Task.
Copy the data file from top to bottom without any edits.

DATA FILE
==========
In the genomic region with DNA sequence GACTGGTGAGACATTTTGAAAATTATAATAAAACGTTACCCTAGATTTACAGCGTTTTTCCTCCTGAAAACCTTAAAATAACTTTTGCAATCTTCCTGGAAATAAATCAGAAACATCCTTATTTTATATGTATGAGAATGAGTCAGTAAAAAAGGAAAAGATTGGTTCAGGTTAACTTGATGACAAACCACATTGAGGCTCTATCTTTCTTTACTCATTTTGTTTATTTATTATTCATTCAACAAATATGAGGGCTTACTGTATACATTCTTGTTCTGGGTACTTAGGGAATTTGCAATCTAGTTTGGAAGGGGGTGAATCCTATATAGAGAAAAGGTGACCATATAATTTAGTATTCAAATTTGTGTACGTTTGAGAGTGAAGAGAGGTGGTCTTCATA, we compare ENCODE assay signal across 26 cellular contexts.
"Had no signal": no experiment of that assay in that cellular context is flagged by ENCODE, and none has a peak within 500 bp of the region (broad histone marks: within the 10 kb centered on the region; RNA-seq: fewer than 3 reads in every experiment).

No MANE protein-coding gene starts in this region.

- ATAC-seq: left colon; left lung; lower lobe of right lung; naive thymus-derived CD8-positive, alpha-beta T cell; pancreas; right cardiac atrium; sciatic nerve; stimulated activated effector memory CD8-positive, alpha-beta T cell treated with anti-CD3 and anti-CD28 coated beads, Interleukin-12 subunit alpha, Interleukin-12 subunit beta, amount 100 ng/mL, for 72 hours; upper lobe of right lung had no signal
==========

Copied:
In the genomic region with DNA sequence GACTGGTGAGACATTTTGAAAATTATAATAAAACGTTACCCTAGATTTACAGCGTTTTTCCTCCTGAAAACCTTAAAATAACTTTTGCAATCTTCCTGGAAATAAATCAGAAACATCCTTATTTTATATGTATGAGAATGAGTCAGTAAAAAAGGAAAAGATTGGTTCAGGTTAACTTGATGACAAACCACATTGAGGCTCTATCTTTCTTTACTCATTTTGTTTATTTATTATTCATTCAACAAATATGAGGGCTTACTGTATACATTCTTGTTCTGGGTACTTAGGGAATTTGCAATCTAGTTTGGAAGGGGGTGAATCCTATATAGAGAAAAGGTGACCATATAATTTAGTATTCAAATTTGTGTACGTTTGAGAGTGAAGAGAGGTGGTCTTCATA, we compare ENCODE assay signal across 26 cellular contexts.
"Had no signal": no experiment of that assay in that cellular context is flagged by ENCODE, and none has a peak within 500 bp of the region (broad histone marks: within the 10 kb centered on the region; RNA-seq: fewer than 3 reads in every experiment).

No MANE protein-coding gene starts in this region.

- ATAC-seq: left colon; left lung; lower lobe of right lung; naive thymus-derived CD8-positive, alpha-beta T cell; pancreas; right cardiac atrium; sciatic nerve; stimulated activated effector memory CD8-positive, alpha-beta T cell treated with anti-CD3 and anti-CD28 coated beads, Interleukin-12 subunit alpha, Interleukin-12 subunit beta, amount 100 ng/mL, for 72 hours; upper lobe of right lung had no signal